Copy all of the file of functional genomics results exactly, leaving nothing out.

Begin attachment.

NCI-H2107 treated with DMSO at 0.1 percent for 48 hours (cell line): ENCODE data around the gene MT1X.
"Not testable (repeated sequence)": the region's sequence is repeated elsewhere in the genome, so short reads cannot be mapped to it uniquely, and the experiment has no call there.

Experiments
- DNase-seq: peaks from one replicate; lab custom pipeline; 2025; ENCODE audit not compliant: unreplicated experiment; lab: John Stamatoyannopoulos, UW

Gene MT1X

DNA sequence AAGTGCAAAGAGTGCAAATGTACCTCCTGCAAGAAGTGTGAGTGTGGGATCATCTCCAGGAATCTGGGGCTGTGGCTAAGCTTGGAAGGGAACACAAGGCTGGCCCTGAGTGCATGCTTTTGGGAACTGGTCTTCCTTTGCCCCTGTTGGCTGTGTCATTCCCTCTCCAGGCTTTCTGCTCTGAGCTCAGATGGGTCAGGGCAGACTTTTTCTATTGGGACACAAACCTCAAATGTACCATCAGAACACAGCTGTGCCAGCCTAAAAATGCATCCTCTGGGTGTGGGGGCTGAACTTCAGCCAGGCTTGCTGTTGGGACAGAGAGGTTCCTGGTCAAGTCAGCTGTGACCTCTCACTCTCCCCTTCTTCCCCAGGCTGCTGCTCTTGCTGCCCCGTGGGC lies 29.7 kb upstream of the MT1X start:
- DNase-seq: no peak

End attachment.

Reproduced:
NCI-H2107 treated with DMSO at 0.1 percent for 48 hours (cell line): ENCODE data around the gene MT1X.
"Not testable (repeated sequence)": the region's sequence is repeated elsewhere in the genome, so short reads cannot be mapped to it uniquely, and the experiment has no call there.

Experiments
- DNase-seq: peaks from one replicate; lab custom pipeline; 2025; ENCODE audit not compliant: unreplicated experiment; lab: John Stamatoyannopoulos, UW

Gene MT1X

DNA sequence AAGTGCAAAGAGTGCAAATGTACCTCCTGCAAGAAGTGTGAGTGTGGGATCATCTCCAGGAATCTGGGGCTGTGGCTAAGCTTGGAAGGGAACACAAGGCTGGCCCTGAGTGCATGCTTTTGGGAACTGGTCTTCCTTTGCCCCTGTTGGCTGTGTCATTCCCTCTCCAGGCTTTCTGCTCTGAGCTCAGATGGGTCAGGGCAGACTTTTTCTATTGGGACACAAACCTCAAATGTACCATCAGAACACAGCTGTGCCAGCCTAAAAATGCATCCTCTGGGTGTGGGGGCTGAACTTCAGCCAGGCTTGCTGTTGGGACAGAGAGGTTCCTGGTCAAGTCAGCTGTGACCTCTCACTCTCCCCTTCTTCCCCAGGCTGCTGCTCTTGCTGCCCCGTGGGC lies 29.7 kb upstream of the MT1X start:
- DNase-seq: no peak